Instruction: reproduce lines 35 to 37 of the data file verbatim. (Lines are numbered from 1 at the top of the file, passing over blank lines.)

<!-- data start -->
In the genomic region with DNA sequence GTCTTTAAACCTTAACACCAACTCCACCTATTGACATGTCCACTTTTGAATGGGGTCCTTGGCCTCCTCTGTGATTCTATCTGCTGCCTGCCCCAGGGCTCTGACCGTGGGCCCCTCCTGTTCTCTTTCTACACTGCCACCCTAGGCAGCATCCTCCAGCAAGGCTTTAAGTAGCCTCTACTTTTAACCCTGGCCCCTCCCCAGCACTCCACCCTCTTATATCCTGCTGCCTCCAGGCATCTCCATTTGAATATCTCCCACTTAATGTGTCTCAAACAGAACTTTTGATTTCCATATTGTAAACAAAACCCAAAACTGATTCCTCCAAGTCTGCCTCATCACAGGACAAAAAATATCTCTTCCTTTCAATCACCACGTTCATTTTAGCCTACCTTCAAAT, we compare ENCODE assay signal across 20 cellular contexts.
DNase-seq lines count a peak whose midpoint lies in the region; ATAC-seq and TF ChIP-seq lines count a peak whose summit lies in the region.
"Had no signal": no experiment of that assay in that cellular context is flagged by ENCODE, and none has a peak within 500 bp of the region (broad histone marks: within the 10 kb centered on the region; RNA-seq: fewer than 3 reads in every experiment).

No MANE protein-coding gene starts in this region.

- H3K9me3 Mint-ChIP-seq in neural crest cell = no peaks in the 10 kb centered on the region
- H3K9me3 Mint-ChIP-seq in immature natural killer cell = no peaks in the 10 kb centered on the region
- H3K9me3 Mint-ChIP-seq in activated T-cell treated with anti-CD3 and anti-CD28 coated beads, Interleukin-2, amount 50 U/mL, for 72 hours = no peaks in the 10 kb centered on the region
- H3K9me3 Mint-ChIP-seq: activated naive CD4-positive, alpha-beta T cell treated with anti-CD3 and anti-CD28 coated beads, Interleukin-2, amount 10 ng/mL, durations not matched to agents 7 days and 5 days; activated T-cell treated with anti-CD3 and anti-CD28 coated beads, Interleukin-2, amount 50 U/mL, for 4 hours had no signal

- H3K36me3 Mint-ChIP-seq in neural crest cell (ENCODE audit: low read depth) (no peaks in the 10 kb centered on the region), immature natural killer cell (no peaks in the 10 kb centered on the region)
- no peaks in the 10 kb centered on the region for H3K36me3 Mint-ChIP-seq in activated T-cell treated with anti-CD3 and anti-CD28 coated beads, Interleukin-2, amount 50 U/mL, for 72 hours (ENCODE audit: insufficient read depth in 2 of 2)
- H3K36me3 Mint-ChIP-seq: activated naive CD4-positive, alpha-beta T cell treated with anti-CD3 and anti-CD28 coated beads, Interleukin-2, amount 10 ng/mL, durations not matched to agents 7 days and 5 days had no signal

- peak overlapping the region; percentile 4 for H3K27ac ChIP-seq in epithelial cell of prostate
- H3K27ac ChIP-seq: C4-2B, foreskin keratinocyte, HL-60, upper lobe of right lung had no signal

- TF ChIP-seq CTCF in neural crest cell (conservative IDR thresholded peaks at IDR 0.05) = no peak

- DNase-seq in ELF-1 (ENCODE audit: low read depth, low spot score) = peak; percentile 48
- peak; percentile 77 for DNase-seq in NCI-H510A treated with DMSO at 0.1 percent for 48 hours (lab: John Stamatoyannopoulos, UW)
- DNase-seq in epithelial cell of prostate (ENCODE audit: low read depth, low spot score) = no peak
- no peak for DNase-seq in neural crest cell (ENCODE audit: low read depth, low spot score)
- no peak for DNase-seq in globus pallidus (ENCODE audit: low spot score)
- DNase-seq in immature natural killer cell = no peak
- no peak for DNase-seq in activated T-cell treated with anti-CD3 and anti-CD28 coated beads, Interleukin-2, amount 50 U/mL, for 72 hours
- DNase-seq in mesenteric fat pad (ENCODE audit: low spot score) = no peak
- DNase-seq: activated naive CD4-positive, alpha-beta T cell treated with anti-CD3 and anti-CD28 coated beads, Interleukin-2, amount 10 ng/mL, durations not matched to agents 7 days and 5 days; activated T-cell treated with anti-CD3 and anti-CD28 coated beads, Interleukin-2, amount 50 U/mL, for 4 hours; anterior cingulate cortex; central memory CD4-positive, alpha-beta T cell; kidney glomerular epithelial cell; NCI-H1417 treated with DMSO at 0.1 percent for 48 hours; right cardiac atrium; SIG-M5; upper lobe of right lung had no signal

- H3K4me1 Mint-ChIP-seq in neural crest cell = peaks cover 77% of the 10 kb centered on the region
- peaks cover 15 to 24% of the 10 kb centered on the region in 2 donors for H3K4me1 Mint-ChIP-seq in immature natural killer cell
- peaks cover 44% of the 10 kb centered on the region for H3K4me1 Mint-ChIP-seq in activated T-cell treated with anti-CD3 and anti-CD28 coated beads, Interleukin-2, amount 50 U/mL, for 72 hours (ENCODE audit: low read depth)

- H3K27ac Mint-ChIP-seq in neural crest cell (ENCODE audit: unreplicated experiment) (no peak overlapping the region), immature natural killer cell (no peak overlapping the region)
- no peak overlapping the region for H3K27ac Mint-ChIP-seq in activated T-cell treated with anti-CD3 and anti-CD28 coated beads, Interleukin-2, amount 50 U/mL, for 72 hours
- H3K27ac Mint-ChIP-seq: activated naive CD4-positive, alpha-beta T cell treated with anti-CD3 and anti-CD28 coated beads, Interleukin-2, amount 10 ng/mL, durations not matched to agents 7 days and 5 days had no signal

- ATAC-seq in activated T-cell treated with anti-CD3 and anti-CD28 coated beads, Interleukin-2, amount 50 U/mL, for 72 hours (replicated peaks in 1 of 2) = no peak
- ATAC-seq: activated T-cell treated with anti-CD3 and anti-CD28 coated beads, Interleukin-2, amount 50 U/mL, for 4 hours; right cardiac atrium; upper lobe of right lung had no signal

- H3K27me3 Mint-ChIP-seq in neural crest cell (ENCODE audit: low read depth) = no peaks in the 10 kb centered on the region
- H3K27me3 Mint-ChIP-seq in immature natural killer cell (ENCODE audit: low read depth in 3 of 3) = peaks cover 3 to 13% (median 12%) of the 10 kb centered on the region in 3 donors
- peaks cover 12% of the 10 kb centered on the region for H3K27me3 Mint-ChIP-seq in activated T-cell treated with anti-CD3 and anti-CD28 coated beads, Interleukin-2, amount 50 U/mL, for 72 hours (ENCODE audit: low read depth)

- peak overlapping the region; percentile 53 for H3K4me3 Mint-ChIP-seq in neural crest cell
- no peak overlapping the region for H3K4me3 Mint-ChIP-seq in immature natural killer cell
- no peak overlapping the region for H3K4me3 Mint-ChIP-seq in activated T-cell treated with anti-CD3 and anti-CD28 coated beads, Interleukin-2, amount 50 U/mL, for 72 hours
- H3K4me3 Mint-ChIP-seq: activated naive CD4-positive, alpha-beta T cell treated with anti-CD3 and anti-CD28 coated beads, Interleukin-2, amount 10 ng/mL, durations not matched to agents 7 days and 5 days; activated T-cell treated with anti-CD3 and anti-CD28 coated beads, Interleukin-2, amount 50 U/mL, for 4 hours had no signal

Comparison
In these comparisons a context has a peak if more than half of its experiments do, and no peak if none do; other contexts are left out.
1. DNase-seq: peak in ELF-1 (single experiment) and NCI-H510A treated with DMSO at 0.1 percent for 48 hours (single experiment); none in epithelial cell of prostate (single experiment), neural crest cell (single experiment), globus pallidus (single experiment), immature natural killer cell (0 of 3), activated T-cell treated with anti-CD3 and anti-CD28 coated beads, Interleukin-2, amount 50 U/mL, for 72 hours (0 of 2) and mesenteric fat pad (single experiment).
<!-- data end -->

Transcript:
- peak overlapping the region; percentile 53 for H3K4me3 Mint-ChIP-seq in neural crest cell
- no peak overlapping the region for H3K4me3 Mint-ChIP-seq in immature natural killer cell
- no peak overlapping the region for H3K4me3 Mint-ChIP-seq in activated T-cell treated with anti-CD3 and anti-CD28 coated beads, Interleukin-2, amount 50 U/mL, for 72 hours